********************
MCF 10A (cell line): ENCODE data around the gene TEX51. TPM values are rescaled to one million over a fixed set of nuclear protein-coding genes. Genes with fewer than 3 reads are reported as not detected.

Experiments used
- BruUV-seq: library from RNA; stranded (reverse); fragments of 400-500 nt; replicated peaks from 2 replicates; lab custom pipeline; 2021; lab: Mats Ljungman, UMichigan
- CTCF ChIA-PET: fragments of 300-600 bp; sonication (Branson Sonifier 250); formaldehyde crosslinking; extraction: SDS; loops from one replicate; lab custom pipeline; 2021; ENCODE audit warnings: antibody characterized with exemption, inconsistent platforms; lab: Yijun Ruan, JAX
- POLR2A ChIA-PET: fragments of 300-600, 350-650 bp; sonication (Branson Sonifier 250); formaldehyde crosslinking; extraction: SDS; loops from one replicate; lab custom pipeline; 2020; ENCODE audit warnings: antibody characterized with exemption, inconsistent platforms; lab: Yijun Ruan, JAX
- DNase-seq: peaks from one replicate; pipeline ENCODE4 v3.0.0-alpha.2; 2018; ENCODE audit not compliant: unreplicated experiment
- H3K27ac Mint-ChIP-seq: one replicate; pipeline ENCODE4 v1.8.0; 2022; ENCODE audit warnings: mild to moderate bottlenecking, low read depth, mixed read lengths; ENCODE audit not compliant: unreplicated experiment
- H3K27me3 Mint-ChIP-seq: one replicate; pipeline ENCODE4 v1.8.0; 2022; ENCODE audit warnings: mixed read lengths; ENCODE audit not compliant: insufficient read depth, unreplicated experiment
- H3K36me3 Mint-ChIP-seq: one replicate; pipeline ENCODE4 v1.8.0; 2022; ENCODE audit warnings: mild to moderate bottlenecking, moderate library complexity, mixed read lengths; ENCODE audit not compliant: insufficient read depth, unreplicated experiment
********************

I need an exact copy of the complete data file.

MCF 10A (cell line): ENCODE data around the gene TEX51. TPM values are rescaled to one million over a fixed set of nuclear protein-coding genes. Genes with fewer than 3 reads are reported as not detected.

Experiments used
- BruUV-seq: library from RNA; stranded (reverse); fragments of 400-500 nt; replicated peaks from 2 replicates; lab custom pipeline; 2021; lab: Mats Ljungman, UMichigan
- CTCF ChIA-PET: fragments of 300-600 bp; sonication (Branson Sonifier 250); formaldehyde crosslinking; extraction: SDS; loops from one replicate; lab custom pipeline; 2021; ENCODE audit warnings: antibody characterized with exemption, inconsistent platforms; lab: Yijun Ruan, JAX
- POLR2A ChIA-PET: fragments of 300-600, 350-650 bp; sonication (Branson Sonifier 250); formaldehyde crosslinking; extraction: SDS; loops from one replicate; lab custom pipeline; 2020; ENCODE audit warnings: antibody characterized with exemption, inconsistent platforms; lab: Yijun Ruan, JAX
- DNase-seq: peaks from one replicate; pipeline ENCODE4 v3.0.0-alpha.2; 2018; ENCODE audit not compliant: unreplicated experiment
- H3K27ac Mint-ChIP-seq: one replicate; pipeline ENCODE4 v1.8.0; 2022; ENCODE audit warnings: mild to moderate bottlenecking, low read depth, mixed read lengths; ENCODE audit not compliant: unreplicated experiment
- H3K27me3 Mint-ChIP-seq: one replicate; pipeline ENCODE4 v1.8.0; 2022; ENCODE audit warnings: mixed read lengths; ENCODE audit not compliant: insufficient read depth, unreplicated experiment
- H3K36me3 Mint-ChIP-seq: one replicate; pipeline ENCODE4 v1.8.0; 2022; ENCODE audit warnings: mild to moderate bottlenecking, moderate library complexity, mixed read lengths; ENCODE audit not compliant: insufficient read depth, unreplicated experiment